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Culture Forum

  1. Subscriber Pianoman1
    Nil desperandum
    01 Jan '12 09:30
    What do we think? Is he just virtuoso with no soul? Or is he the greatest living pianist?
  2. Subscriber Kewpie
    since 1-Feb-07
    02 Jan '12 00:01
    http://www.langlang.net/

    {sorry, couldn't resist}
  3. Subscriber Pianoman1
    Nil desperandum
    02 Jan '12 07:10
    Originally posted by Kewpie
    http://www.langlang.net/

    {sorry, couldn't resist}
    πŸ˜€
  4. 04 Jan '12 12:48
    Originally posted by Pianoman1
    What do we think? Is he just virtuoso with no soul? Or is he the greatest living pianist?
    Somewhere in between. A good pianist, certainly, but not worth quite as much hype as he's received.
    A few years ago there was this "marvelous" Chinese violinist. Now she was just a virtuoso with no soul. Lang Lang may yet survive beyond her nine days.

    Richard
  5. Subscriber Pianoman1
    Nil desperandum
    04 Jan '12 18:31
    Originally posted by Shallow Blue
    Somewhere in between. A good pianist, certainly, but not worth quite as much hype as he's received.
    A few years ago there was this "marvelous" Chinese violinist. Now she was just a virtuoso with no soul. Lang Lang may yet survive beyond her nine days.

    Richard
    I'm torn. A a pianist myself I am in awe of his incredible technique: superb touch, wonderful dynamics, incredible communicator with audience, BUT his piano hero is Liszt. No surprise there, i suppose. My personal tastes lean more towards the 3 great B's: Bach, Beethoven and Brahms. You say, he could burn himself out. I'm torn!
  6. Standard member mikelom
    Ajarn
    05 Jan '12 19:55
    Originally posted by Pianoman1
    I'm torn. A a pianist myself I am in awe of his incredible technique: superb touch, wonderful dynamics, incredible communicator with audience, BUT his piano hero is Liszt. No surprise there, i suppose. My personal tastes lean more towards the 3 great B's: Bach, Beethoven and Brahms. You say, he could burn himself out. I'm torn!
    I was first introduced to Lang Lang in China, and saw him rise to fame via stints and stages with the likes of Andrea Bocelli etc, where he daunted audiences. His technique is awesome, no doubts there; but I have also seen Chinese so called prodigies currently aged 12 and 13 who can completely replicate Lang Lang. The Chinese are the best copiers in the world...... but one can't copy 'emotion'. I feel no emotion, never, when I see or hear Lang Lang play - he's like a robot coming off the end of a Chinese copy line, yet the quality management of that line was missing. πŸ™
    Yep he's incredible... and nothing wrong with having Liszt as a hero - many do - most do to some degree, as he wrote things nobody could play purely because of his span. Liszt also wrote such pieces as Consolation No 3, all in flats..... and is quite beautiful..... but I never heard Lang Lang play it.
    He won't burn out, as there is no emotion to burn.
    I do hope during his further development Lang Lang leanrs about Western emotion during his travels and does, indeed, take on maturity where he understands the severe impact of a single finger at a precise time. That would be class!!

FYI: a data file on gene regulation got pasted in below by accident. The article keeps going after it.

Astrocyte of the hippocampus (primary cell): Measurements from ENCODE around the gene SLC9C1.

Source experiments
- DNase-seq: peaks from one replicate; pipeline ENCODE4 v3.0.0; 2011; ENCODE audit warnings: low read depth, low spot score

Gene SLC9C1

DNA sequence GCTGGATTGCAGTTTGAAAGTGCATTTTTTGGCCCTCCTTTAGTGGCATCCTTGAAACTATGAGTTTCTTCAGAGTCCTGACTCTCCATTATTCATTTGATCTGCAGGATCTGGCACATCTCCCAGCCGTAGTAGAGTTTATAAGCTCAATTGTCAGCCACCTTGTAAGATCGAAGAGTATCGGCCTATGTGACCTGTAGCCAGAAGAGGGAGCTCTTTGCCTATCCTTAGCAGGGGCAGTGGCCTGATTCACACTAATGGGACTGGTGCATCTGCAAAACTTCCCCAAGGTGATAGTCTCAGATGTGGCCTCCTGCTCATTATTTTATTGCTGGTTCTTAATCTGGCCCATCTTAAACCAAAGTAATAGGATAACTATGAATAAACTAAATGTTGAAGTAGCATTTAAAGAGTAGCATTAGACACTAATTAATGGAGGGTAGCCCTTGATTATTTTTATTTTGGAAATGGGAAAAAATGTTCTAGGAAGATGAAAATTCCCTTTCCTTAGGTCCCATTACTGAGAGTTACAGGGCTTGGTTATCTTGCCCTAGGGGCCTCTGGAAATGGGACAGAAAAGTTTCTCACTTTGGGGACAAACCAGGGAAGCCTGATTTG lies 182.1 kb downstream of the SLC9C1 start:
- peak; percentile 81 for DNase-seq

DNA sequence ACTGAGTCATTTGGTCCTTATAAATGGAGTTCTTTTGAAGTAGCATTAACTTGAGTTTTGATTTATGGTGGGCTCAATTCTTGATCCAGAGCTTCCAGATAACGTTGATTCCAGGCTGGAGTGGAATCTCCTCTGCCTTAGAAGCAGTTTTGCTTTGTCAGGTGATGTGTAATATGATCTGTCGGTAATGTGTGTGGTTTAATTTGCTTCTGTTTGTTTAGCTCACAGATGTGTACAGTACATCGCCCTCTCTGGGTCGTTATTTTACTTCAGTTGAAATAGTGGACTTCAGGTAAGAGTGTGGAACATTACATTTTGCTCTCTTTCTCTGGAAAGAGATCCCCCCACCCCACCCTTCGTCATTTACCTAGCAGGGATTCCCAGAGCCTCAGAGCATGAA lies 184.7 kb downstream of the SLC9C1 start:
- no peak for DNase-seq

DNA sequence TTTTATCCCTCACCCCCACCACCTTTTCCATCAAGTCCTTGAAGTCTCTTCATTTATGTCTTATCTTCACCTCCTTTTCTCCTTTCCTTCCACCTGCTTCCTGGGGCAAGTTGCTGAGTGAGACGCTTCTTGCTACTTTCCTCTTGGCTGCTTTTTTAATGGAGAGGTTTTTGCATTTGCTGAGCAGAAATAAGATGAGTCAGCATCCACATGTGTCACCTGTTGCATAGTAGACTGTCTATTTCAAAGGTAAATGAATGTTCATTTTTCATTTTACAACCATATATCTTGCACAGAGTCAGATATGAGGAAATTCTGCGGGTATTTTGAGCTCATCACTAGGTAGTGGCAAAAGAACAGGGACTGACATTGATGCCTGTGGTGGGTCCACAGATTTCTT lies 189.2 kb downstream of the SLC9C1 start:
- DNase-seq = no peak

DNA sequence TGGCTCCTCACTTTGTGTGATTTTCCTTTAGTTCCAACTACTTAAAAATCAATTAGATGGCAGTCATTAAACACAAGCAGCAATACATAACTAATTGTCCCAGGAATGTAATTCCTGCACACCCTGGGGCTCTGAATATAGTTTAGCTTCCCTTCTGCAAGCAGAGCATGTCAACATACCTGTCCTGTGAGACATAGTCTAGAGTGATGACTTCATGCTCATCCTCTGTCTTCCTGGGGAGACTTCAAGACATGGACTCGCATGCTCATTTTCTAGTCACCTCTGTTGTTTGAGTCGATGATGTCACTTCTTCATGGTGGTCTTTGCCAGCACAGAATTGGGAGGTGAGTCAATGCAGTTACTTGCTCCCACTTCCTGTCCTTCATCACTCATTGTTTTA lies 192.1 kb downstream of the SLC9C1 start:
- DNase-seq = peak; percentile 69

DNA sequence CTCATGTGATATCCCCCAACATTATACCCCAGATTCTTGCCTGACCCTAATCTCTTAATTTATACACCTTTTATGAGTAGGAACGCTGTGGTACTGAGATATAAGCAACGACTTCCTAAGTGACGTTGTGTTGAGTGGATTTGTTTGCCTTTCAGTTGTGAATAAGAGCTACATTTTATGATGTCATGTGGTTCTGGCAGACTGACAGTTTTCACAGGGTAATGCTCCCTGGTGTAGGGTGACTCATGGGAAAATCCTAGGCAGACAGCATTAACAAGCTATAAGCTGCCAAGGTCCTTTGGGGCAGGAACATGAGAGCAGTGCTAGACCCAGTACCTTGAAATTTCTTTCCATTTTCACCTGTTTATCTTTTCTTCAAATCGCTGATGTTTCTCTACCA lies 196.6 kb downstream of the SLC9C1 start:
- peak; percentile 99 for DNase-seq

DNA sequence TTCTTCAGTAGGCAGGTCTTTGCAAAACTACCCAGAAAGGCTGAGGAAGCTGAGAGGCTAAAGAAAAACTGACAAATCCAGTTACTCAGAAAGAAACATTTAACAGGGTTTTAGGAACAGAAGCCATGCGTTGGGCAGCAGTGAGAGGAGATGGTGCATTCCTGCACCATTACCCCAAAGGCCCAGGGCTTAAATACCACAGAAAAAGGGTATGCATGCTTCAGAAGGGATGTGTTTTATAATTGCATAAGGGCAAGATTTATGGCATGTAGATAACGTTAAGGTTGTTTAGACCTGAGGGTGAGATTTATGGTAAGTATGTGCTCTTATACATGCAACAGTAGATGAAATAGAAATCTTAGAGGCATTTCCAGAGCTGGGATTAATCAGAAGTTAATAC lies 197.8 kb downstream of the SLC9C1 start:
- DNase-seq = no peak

Until then...... he's marketability in my opinion....... sorry to say Pianoman1..... but actually.... I'm not! πŸ˜‰

    -m.
  7. Subscriber Pianoman1
    Nil desperandum
    06 Jan '12 08:42
    Originally posted by mikelom
    I was first introduced to Lang Lang in China, and saw him rise to fame via stints and stages with the likes of Andrea Bocelli etc, where he daunted audiences. His technique is awesome, no doubts there; but I have also seen Chinese so called prodigies currently aged 12 and 13 who can completely replicate Lang Lang. The Chinese are the best copiers in the worl ...[text shortened]... ity in my opinion....... sorry to say Pianoman1..... but actually.... I'm not! πŸ˜‰

    -m.
    Thanks for that thoughtful response. I agree with almost everything you say, about Lang Lang, the Chinese and the market. He's such a great performer who wears his heart on his sleeve, that when you go to one of his concerts you are hypnotized by the incredible technique, the extravagant manner of playing, the bravado. Liszt is perfect for him; I suspect he would fall short in playing, say, the "Hammierklavier" sonata of Beethoven or the"Goldberg Variations" of Bach because they demand such an intense understanding and empathy with the soul of the music. Still, I enjoy his playing of Liszt's "Hungarian Rhapsody" in C sharp minor - God, I'm so jealous of that skill!!!!
    Do you perform?
  8. Standard member mikelom
    Ajarn
    06 Jan '12 09:29
    Originally posted by Pianoman1
    Do you perform?
    http://radiorhp.blogspot.com/2011/12/phlabibit-01.html

    Not seriously here, but have been known to in the past! πŸ˜‰

    -m.
  9. Subscriber Pianoman1
    Nil desperandum
    07 Jan '12 07:39
    Originally posted by mikelom
    http://radiorhp.blogspot.com/2011/12/phlabibit-01.html

    Not seriously here, but have been known to in the past! πŸ˜‰

    -m.
    I guess Lang Lang is more like an entertainer, a circus performer, whereas Evgeny Kissin is the real deal.
  10. Standard member mikelom
    Ajarn
    07 Jan '12 17:44
    Originally posted by Pianoman1
    I guess Lang Lang is more like an entertainer, a circus performer, whereas Evgeny Kissin is the real deal.
    There is no way I could possibly go that low of a comment, regarding circus performer.

    he has talent; tactical, entreprenurial, robust self-styled, incredibly structured talent. What, and how, he plays didn't come from nowhere else but pure hard study of his instrument and what it can give him back.

    Unfortunately, and I re-emphasise, his ability in real emotion, and that isn't circus entertainment because that is for children, hasn't been captured in his 'so called normal youth' of growing in a 'normal' school, or even a 'normal musical school' with peers, opposite sexes, young gfs etc. He was moved aside to the best of individual technical tuition...... alas he didn't develop a ' in my own words, a normal youngsters heart of experience' . Even a little of that may have permitted him to show some break-away from what is written in stanzas and not just to purely follow the book and the pure timing - like a rolex. It isn't human playing - it's I-robot.